Politicians and media in western countries have been keen to use malicious attacks on China’s policies in Xinjiang, Tibet and other border areas to wrongly please their voters and audiences. For ordinary people, they don’t know China’s border areas, so they are easily fooled by these lies. Apart from the ulterior motives of a small number of people, this misunderstanding in public opinion is largely due to their lack of understanding of the history and present situation of China’s border areas. Westerners tend to use their own historical, political and cultural experiences to judge what happened in China’s border areas.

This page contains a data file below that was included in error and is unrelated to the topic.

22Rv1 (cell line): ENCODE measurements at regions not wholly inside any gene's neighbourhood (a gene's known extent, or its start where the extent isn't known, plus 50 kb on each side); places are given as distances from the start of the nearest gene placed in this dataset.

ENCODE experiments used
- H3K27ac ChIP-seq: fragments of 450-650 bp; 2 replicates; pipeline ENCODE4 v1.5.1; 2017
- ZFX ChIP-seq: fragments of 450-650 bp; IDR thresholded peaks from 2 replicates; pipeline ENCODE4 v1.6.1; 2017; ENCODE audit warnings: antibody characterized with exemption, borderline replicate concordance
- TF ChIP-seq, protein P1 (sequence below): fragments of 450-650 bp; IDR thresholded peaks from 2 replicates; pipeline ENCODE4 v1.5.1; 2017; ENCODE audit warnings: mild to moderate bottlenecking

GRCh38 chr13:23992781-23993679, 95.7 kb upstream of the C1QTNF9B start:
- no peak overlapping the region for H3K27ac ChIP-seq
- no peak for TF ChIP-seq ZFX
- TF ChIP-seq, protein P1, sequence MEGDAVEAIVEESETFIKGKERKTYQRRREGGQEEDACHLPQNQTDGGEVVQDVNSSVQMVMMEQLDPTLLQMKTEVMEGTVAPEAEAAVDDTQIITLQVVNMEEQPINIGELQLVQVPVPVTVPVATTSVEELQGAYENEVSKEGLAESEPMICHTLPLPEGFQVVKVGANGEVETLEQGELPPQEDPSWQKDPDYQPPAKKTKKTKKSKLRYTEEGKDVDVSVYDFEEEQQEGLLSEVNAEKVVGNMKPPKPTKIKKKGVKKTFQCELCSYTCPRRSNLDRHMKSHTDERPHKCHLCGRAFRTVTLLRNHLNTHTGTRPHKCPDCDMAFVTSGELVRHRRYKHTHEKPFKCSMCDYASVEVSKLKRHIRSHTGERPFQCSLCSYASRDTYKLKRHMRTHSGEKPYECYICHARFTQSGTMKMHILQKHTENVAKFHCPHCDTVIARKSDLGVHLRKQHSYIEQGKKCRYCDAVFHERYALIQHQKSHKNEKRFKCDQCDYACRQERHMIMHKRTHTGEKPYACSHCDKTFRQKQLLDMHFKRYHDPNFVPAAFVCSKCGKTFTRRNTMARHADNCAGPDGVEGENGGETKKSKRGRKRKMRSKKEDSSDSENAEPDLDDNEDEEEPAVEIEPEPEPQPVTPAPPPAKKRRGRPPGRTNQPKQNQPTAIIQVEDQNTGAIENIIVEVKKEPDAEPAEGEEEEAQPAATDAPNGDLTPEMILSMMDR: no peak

At the earliest stage of the formation of Chinese civilization, its agricultural attributes promoted the formation of the boundary concept. At that time, the unclear boundary was also one of the important means to confirm the ownership of cultivated land. In Oracle bone inscriptions of around 1300 BC, words about “country” and “frontier” appeared. In the Zhou Dynasty of China (1046-256 BC), an interesting concept of boundary gradually appeared in China, that is, the boundary of culture was regarded as the boundary of a country. The Qin Dynasty (221-207 BC) began to build the Great Wall after the unification of China, which also became an important boundary to separate nomadic civilization from farming civilization. After the Han Dynasty (202 BC-220 AD), China basically formed three forms of border governance: first, direct establishment of administrative agencies and direct management; the second is to establish a subordinate country and manage it indirectly; the third is to set up military institutions to manage both military and civil affairs. Later, China’s concept of border governance has continued these ideas.